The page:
Learning to Love Oklahoma -Part Two

Jack and I spent nearly six years in Oklahoma, living in Thackerville, Ardmore and finally Marietta. The girls were born to us in Oklahoma. We were living in Oklahoma when 9-11 changed our world. And Oklahoma is where I learned to be me (for better or worse.) Oklahoma was home to some of the worst and the best years of our marriage.

Since I was (and am) not a good juggler, and because I consistently kept the whole, true picture of our fiscal quandary from Jack, financially we were always behind and getting progressively behinder. Jack worked steadily, but more and more it seemed his employers were asking him to do things he could not in good conscience do and eventually we found ourselves unemployed again, only this time with two small children and another on the way. By the time Jack received his ordination and beginning his dream-job of part-time children’s minister at Marietta’s FBC, we were so in debt that every ring of the phone and drop of the mail brought fear to my heart. Every trip to the bank became painful and, at the very end, shame kept me from interacting in the community much at all. Worst of all, my obsessive need to keep Jack ignorant of all this damaged not only our marriage, but also our public witness and credibility. By the time we left, I felt like we were sneaking out in the middle of the night with our tails tucked between our legs.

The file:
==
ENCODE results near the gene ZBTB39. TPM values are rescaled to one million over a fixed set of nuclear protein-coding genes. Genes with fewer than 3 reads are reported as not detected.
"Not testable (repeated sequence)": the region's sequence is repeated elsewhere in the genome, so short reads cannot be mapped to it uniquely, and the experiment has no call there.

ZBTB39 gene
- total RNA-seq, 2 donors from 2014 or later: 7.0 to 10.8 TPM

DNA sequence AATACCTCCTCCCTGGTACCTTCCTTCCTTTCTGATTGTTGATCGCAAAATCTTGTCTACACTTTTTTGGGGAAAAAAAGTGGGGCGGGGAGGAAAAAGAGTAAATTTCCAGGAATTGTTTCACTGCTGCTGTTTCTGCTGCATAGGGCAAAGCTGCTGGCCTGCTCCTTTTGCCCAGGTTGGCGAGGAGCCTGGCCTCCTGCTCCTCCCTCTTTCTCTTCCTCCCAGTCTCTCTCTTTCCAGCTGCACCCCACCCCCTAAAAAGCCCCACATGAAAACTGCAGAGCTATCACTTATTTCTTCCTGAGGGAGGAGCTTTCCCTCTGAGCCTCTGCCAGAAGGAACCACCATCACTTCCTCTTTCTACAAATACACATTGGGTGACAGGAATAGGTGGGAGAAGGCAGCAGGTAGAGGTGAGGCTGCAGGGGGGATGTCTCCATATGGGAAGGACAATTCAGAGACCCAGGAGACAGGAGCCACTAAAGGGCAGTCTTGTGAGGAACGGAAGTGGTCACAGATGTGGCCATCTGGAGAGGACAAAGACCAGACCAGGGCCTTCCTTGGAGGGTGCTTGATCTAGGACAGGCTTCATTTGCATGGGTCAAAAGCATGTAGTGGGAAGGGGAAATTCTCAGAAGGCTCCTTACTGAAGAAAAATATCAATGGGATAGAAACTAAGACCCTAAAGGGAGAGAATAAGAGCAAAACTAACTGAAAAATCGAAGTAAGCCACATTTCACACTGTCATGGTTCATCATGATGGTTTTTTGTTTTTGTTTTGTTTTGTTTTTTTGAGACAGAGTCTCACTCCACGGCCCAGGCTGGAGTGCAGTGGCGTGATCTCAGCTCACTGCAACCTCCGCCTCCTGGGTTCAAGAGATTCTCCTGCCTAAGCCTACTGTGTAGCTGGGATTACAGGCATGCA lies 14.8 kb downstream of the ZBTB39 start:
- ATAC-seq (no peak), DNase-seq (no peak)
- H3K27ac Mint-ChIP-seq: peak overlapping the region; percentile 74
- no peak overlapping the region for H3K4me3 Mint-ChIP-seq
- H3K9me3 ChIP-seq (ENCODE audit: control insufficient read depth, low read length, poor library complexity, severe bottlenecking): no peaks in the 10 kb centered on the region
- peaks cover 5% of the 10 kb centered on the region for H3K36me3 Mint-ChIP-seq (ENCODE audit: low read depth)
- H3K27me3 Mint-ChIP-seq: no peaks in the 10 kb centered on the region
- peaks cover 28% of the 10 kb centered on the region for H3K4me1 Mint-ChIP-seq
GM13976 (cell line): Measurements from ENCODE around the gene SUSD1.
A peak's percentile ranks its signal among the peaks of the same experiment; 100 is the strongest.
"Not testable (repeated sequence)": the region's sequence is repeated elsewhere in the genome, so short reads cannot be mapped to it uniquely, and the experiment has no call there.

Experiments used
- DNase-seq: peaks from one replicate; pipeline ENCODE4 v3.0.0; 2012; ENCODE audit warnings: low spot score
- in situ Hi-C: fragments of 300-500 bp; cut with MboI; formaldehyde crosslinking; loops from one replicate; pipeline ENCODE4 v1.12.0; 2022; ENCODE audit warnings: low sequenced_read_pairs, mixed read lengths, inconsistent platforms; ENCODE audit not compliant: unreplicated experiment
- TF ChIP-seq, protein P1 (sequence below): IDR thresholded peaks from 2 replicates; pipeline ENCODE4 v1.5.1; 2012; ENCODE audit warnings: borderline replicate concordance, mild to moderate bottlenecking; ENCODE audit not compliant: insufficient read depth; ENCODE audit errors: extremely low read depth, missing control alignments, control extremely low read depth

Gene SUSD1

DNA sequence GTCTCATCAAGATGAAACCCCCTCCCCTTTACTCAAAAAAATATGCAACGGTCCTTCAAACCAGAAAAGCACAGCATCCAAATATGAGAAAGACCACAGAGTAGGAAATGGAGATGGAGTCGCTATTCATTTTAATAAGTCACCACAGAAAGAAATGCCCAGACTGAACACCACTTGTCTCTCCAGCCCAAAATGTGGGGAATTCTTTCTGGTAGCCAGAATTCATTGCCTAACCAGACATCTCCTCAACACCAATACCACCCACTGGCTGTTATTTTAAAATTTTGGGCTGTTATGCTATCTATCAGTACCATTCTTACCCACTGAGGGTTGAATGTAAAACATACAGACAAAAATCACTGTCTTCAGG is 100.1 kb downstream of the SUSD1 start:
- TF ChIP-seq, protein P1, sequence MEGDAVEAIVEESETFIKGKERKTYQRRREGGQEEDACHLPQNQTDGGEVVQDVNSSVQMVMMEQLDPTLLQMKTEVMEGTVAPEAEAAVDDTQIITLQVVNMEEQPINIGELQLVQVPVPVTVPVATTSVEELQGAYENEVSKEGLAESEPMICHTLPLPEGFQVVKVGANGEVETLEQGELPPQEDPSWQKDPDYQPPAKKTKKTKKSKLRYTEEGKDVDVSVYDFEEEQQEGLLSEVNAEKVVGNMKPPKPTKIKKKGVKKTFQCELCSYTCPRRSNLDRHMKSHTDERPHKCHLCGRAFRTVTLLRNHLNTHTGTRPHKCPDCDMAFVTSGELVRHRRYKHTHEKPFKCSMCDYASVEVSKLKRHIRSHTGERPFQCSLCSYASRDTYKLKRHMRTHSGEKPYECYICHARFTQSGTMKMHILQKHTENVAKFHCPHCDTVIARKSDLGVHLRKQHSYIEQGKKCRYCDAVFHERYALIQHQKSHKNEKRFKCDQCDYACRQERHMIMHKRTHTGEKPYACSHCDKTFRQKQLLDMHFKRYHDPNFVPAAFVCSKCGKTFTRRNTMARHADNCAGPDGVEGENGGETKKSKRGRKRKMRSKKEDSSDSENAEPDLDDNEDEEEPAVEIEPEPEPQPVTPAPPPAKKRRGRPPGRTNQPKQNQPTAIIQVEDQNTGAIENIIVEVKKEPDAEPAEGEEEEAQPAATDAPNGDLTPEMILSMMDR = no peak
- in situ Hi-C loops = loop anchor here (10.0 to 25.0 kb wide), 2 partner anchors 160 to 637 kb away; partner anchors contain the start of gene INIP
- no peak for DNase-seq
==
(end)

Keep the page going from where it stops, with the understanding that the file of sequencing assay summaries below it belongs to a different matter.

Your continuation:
Add to that the perfectly normal chaos of small children and new babies and you can better understand the permanent dark circles under my eyes and the eight-year-old baby weight.

And yet I wouldn’t trade our years in Oklahoma for the world. Almost immediately (after the drugs kicked in) we fell into relationships that I expect will last a lifetime. In Oklahoma we found couples to share friendship with, individual men and women who became teachers, counselors and mentors to us and best of all families that embraced us and allowed us to become part of them. It was because of the support (sometimes literally,) guidance and love of these people, that mine and Jack’s marriage actually became stronger throughout these years instead of disintegrating around us.

Now, nearly eight years after leaving, I’ve learned to love Oklahoma simply because six of the most chaotic, terrifying, and wonderful years of my life took place there in the heat and the wet and the syncopation of helicopter blades. I miss you guys; call me!


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